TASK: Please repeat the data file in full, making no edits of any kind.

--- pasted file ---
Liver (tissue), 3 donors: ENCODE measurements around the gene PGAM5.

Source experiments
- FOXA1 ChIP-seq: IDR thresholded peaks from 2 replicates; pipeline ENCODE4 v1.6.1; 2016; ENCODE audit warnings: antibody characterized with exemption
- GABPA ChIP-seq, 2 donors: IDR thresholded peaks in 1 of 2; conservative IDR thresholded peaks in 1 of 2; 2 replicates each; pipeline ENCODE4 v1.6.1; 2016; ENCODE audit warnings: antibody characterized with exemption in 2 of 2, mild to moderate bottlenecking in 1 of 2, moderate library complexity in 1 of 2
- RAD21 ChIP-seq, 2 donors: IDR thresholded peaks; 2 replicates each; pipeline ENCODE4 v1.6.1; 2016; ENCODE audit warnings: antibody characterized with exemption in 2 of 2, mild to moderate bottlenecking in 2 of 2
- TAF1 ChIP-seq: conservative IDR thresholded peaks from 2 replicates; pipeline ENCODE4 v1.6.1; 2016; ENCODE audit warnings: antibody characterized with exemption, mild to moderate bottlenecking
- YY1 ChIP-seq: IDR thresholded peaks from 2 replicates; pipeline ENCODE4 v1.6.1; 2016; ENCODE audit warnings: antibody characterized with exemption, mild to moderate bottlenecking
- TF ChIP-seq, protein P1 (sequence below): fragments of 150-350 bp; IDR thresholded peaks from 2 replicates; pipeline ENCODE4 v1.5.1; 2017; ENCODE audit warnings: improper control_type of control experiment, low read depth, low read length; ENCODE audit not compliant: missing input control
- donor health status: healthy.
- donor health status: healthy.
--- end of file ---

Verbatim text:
Liver (tissue), 3 donors: ENCODE measurements around the gene PGAM5.

Source experiments
- FOXA1 ChIP-seq: IDR thresholded peaks from 2 replicates; pipeline ENCODE4 v1.6.1; 2016; ENCODE audit warnings: antibody characterized with exemption
- GABPA ChIP-seq, 2 donors: IDR thresholded peaks in 1 of 2; conservative IDR thresholded peaks in 1 of 2; 2 replicates each; pipeline ENCODE4 v1.6.1; 2016; ENCODE audit warnings: antibody characterized with exemption in 2 of 2, mild to moderate bottlenecking in 1 of 2, moderate library complexity in 1 of 2
- RAD21 ChIP-seq, 2 donors: IDR thresholded peaks; 2 replicates each; pipeline ENCODE4 v1.6.1; 2016; ENCODE audit warnings: antibody characterized with exemption in 2 of 2, mild to moderate bottlenecking in 2 of 2
- TAF1 ChIP-seq: conservative IDR thresholded peaks from 2 replicates; pipeline ENCODE4 v1.6.1; 2016; ENCODE audit warnings: antibody characterized with exemption, mild to moderate bottlenecking
- YY1 ChIP-seq: IDR thresholded peaks from 2 replicates; pipeline ENCODE4 v1.6.1; 2016; ENCODE audit warnings: antibody characterized with exemption, mild to moderate bottlenecking
- TF ChIP-seq, protein P1 (sequence below): fragments of 150-350 bp; IDR thresholded peaks from 2 replicates; pipeline ENCODE4 v1.5.1; 2017; ENCODE audit warnings: improper control_type of control experiment, low read depth, low read length; ENCODE audit not compliant: missing input control
- donor health status: healthy.
- donor health status: healthy.